With $750,000 in additional funding, the OpenGov Foundation plans to expand its footprint into the world of lawmaking tools for citizens and governments.
The Washington, D.C.-based organization reports the new investment comes from the John S. and James L. Knight Foundation, a civic tech philanthropy that, in July of 2013, funded the nonprofit with $200,000 to develop its Project Madison, an interactive platform that lets citizens opine on proposed and current legislation. The refill of capital is slated to fine-tune Madison further while extending a runway to launch new government partnerships for the group’s AmericaDecoded program, a campaign that liberates laws from publishing copyright for citizen access.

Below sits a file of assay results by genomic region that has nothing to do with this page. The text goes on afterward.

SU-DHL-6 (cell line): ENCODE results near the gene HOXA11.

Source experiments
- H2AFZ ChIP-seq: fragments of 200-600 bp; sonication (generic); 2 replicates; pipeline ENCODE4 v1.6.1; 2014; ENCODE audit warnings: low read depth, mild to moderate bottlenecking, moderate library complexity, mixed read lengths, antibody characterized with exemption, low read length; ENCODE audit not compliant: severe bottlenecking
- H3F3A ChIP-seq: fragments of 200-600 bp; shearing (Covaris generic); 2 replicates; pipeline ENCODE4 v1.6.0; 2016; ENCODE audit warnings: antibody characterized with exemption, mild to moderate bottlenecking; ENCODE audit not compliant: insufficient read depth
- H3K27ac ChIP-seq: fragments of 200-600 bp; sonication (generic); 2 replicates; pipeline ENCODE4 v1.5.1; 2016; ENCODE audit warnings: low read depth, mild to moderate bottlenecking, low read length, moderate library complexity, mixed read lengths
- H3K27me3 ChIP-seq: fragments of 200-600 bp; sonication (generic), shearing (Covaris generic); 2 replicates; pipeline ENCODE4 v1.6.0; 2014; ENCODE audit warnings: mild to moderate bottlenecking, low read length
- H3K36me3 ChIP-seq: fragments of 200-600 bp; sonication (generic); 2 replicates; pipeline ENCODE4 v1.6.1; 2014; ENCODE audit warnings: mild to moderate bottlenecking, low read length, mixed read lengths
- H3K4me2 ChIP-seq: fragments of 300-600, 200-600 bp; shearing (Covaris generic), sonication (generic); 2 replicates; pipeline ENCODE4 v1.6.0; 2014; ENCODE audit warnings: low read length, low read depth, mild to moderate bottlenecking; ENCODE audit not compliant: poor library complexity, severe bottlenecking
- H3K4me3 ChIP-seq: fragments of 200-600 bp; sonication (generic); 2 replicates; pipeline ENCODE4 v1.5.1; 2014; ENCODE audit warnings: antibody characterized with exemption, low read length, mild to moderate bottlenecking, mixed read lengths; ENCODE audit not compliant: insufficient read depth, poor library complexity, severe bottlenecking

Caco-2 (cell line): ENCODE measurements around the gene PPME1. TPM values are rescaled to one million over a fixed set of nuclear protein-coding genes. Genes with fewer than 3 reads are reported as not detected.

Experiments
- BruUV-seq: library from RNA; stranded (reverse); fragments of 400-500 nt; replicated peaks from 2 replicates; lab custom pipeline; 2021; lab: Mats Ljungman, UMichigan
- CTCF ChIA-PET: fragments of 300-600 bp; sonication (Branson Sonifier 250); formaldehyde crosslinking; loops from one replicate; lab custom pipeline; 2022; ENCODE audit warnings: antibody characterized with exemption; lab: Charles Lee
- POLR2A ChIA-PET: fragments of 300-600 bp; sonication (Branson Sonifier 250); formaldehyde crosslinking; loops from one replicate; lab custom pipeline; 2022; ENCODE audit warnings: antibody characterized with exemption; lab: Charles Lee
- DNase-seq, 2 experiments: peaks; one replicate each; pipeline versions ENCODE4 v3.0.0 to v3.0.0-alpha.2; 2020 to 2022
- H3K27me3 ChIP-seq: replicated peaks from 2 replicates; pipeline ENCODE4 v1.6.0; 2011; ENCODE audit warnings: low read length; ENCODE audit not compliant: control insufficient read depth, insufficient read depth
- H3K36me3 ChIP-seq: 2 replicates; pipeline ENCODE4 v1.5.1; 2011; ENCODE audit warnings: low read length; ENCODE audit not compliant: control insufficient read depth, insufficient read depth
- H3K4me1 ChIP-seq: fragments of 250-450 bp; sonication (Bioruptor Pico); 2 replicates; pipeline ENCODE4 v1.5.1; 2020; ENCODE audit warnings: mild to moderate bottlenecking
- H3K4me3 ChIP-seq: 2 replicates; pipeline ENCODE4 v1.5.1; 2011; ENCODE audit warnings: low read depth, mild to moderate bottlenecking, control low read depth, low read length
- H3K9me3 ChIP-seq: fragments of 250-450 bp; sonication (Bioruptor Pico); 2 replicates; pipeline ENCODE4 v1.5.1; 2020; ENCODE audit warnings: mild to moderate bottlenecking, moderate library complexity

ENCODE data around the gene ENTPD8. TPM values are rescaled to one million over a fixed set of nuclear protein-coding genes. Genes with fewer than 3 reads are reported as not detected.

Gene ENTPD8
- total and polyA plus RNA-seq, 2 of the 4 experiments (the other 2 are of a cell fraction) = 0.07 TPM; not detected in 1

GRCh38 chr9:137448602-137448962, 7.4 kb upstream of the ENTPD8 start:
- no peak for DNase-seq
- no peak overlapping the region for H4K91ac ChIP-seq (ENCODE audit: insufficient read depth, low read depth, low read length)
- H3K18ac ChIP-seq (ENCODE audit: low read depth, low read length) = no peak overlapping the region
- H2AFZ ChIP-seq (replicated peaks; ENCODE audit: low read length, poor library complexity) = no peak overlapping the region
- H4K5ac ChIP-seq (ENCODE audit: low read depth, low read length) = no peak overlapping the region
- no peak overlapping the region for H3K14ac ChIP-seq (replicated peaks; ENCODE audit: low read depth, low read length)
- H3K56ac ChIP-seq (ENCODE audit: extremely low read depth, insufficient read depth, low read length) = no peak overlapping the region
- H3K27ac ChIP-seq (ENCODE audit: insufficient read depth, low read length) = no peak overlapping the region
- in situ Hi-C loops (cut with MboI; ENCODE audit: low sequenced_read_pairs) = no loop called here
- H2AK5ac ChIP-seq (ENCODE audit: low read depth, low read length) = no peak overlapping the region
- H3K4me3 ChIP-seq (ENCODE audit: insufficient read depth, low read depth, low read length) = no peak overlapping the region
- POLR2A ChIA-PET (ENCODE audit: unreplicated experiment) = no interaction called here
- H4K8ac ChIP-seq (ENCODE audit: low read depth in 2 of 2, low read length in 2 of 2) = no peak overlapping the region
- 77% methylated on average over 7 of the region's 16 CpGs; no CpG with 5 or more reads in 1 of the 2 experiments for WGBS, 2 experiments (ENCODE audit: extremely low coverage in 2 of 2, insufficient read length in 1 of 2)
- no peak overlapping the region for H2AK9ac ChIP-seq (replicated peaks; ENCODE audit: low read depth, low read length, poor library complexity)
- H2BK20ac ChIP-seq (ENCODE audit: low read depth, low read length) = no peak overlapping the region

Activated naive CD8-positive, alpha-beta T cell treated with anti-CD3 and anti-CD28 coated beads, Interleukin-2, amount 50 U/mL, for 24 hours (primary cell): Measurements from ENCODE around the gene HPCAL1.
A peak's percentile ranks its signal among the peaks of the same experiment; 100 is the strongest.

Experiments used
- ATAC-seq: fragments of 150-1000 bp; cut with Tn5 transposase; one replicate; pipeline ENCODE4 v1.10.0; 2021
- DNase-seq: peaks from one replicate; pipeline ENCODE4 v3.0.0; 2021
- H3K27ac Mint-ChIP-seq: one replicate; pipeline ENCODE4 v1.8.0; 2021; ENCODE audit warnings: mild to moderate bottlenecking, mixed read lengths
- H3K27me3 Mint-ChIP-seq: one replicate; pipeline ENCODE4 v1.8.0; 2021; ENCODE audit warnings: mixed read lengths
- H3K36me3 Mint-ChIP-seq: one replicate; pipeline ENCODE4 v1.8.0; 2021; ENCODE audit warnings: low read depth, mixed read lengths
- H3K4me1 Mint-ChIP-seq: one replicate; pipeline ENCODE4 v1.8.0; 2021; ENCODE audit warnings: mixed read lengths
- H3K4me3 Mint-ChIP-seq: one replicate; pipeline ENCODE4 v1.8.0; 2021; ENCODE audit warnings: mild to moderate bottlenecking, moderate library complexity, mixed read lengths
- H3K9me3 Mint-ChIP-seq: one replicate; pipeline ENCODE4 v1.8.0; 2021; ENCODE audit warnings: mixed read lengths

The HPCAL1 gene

While it affects many, few know of copyright’s pervasive influence on law accessibility across the U.S. State departments and federal agencies — the primary users of the tactic — often employ copyright as a cost-cutting measure to publish and distribute legal codes and regulatory standards. Though this benefits publishers, who can sell online and printed copies for hundreds of dollars, and governments, that can defer editing and annotating costs, it creates paywalls that can lock citizens out. Continue>>>